Patient presents with localized bone pain, joint pain in the knees, and history of fractures.  Labs show elevated serum alkaline phosphatase and increased urine hydroxyproline.  Histology shows a mosaic pattern of bone with increased bone mass.  What is the disease?  What is the cause? 

  • Disease
    • Paget disease
  • Cause
    • high concentration of IL-6 and M-CSF
      • induces osteoclast activity

27

Paget disease

  • Cause 
  • Signs
  • Symptoms

  • Cause
    • High concentrations of IL-6 and M-CSF
      • induces osteoclast activity
  • Signs
    • Increased bone mass
      • mosaic pattern
    • Elevated serum alkaline phosphatase
    • Increased urine hydroxyproline
  • Symptoms
    • Pain localized to affected bone
      • microfractures
      • compression of nerves
    • Osteoarthritis in weight-bearing joints

28

What are the stages of Paget disease?  What is the net effect?

  1. Osteolytic
    • active bone resorption
  2. Osteoclastic-osteoblastic
    • ends in bone formation
  3. Quiescent osteosclerotic phase

Net effect: increased bone mass that is disordered and unsound

29

What is the cause of Primary Hyperparathyroidism?

Adenoma

30

What is the cause of Secondary Hyperparathyroidism?

Prolonged hypocalcemia

(results in increased PTH secretion)

31

Osteitis Fibrosa Cystica

  • Cause
  • Signs 
  • Symptoms

  • Cause
    • Hyperparathyroidism
    • uncontrolled bone resorption
  • Signs 
    • Osteopenia (decreased density)
    • Replacement of marrow spaces with fibrovascular tissue
      • Microfractures
      • Hemorrhage
      • Cell influx
    • Brown tumor
      • result of hemorrhage
  • Symptoms
    • Pain

32

What is the pathogenesis of Renal osteodystrophy?

  • Chronic renal failure
    • Phosphate retention
      • Hyperphosphatemia
      • Secondary hyperparathyroidism
  • Causes bone resorption 

33

What is the difference between an closed and a compound fracture?

  • Closed
    • overlying tissue intact
  • Compound
    • break through skin

34

What is a comminuted fracture?

Bone is splintered

35

What is a displaced fracture?

Ends of bone are not aligned

36

What is the mechanism of fracture repair?

  • Fibrin clot seals fracture site
    • creates scaffolding for cells and angiogenesis
  • Organization of hematoma
  • Soft tissue callus or Procallus formed
    • uncalcified tissue
  • Chondroblasts make cartilage along fracture line
    • undergoes endochondral ossification
  • Bony callus formation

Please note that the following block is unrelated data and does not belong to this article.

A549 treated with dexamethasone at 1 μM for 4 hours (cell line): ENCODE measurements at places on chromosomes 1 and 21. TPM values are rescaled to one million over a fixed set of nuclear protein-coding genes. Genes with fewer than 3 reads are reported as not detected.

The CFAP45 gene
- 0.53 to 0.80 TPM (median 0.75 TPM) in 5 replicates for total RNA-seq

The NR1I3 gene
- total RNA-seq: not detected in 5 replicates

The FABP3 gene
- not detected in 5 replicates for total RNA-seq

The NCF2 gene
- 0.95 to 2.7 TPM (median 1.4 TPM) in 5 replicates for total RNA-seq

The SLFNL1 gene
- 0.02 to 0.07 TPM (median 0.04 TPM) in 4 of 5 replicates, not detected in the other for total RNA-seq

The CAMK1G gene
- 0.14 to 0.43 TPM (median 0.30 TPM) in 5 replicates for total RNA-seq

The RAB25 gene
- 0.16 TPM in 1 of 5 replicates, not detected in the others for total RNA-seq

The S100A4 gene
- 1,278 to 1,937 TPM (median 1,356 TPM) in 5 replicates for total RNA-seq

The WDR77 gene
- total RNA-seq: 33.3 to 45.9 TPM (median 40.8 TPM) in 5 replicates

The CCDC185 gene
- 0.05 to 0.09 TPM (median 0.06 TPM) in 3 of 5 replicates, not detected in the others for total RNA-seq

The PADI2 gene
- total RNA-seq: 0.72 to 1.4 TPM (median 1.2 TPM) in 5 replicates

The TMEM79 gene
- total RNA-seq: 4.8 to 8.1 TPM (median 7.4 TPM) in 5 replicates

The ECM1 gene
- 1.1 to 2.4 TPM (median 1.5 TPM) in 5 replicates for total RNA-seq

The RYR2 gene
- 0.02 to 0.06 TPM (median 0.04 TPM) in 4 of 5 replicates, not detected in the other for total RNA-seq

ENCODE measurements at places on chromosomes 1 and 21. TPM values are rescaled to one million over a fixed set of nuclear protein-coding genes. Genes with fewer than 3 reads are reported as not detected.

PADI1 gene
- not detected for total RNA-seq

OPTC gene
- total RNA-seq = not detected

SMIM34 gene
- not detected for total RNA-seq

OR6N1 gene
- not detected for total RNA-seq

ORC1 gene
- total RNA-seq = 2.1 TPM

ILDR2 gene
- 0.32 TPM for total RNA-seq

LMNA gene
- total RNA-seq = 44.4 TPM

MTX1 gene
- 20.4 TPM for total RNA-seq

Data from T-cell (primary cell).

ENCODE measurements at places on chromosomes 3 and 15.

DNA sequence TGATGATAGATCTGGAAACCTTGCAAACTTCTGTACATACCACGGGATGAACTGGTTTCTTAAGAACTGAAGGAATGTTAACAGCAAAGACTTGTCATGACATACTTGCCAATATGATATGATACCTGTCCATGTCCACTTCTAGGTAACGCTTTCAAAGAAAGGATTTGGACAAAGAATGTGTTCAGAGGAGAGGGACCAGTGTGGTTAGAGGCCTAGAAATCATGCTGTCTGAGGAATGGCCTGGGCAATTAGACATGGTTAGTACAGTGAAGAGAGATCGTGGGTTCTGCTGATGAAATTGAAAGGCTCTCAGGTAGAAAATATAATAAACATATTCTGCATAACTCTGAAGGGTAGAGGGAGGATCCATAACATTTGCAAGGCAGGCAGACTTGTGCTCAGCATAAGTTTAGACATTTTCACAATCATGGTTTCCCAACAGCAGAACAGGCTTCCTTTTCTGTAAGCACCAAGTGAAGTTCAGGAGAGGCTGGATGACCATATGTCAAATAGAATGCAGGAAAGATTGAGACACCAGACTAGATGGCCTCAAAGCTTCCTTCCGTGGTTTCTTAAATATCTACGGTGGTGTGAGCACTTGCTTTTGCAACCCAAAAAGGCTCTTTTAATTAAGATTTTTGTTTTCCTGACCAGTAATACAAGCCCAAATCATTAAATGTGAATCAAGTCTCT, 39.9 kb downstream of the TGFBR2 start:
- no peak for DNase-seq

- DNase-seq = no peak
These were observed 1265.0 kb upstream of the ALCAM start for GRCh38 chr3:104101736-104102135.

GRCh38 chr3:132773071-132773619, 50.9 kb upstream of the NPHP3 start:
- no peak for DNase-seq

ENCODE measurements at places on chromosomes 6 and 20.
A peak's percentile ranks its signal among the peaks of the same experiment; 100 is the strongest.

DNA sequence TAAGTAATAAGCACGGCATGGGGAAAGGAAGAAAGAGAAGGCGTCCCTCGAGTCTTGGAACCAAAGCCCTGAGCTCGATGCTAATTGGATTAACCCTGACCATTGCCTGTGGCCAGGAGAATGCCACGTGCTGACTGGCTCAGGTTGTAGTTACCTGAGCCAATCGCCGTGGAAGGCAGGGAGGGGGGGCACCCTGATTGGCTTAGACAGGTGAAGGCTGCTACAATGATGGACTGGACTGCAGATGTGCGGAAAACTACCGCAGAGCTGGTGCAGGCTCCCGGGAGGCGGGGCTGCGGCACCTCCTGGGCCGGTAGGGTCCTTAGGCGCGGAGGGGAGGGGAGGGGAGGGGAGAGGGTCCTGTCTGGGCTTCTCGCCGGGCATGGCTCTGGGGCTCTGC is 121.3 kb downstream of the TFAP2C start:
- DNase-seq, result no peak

• Mineralization and resorption of callus sections not physically stressed

37

What is the most common cause of osteonecrosis?

Corticosteroid use

38

What is the difference between medullary and subchondral infarcts in osteonecrosis?

  • Medullary
    • Involve cancellous bone and marrow
    • Subclinical
  • Subchondral
    • Wedge-shaped
    • Results in chronic pain

39

How is osteonecrosis repaired?

Creeping substitution

  • Not effective
  • Results in collapse of necrotic bone

40

What is the most common cause of osteomyelitis?

Staph. aureus

41

Osteomyelitis

  • Cause
  • Pathology
  • Signs and symptoms

  • Cause
    • S. aureus infection (most common)
    • M. tuberculosis
    • T. pallidum (syphilis)
  • Path
    • sequestrum = dead bone
    • Rupture of periosteum 
      • abscess in soft tissue
      • eventually forms draining sinus
    • New bone depositied as a sleeve around sequestrum
      • Involucrum
  • Signs and Symptoms
    • Pain 
    • Fever
    • X ray: lytic lesion surrounded by zone of sclerosis

42

Pott disease

  • Cause
  • Symptoms
  • Most common site of involvement

  • Cause
    • M. tuberculosis
  • Symptoms
    • Osteomyelitis
  • Most common site of involvement
    • Spine

43

What is an osteoma?

  • Benign
  • Bone-forming
  • Slow growing
  • Project from subperiosteal or endosteal surfaces of cortex

44

What are the differences between an Osteoid Osteoma and an Osteoblastoma?

  • Osteoid Osteoma
    • Size:
      • less than 2 cm
    • Origin:
      • cortex of femur or tibia
    • Symptoms:
      • Painful due to secretion of PGE2
      • Relieved by aspirin
  • Osteoblastoma
    • Size
      • larger
      • large amounts of reactive bone encircle the lesion
    • Origin
      • Spine
    • Symptoms
      • Dull pain
      • Does not respond to aspirin

45

Patient presentswith a painful, progressively enlargening mass near the knee.  Radiographs show extra bone formation with a lace-like architecture that forms the Codman triangle (shown below).  What is the disease?  What is commonly found in the soft tissue surrounding affected bone?

  • Disease
    • Osteosarcoma
    • Malignant
  • Soft tissue
    • forms masses

46

What is the most common subtype of osteosarcoma?

  • Arises in metaphysis of long bones
  • Primary (not associated with underlying path)
  • Solitary
  • Intramedullary
  • Poorly differentiated
  • Produces predominantly bony matrix

47

What is the most common site of metastasis in osteosarcoma?

Lungs

48

What is an osteochondroma?

  • Benign
  • Slow growing
  • Sometimes painful
  • Cartilage-capped outgrowth attached by bony stalk
  • Develop in bones of endochondral origin

49

What is the most common form of Chondroma?  Where does it form?

  • Most common:
    • Enchondroma
  • Location
    • Medullary cavity of bone of hands and feet
  • Other form:
    • Subperiosteal
      • on surface of bone

50

What is Ollier disease?

  • Multiple enchondromas
    • (in medullary cavity of hands and feet)

51

What is Maffucci syndrome?

  • Enchondroma associated with soft tissue hemangiomas

52

What is a chondroblastoma?

  • Benign
  • Structure
    • Well demarkated
    • Sheets of compact chondroblasts
    • Osteoclast-like giant cells
    • Small amounts of hyaline matrix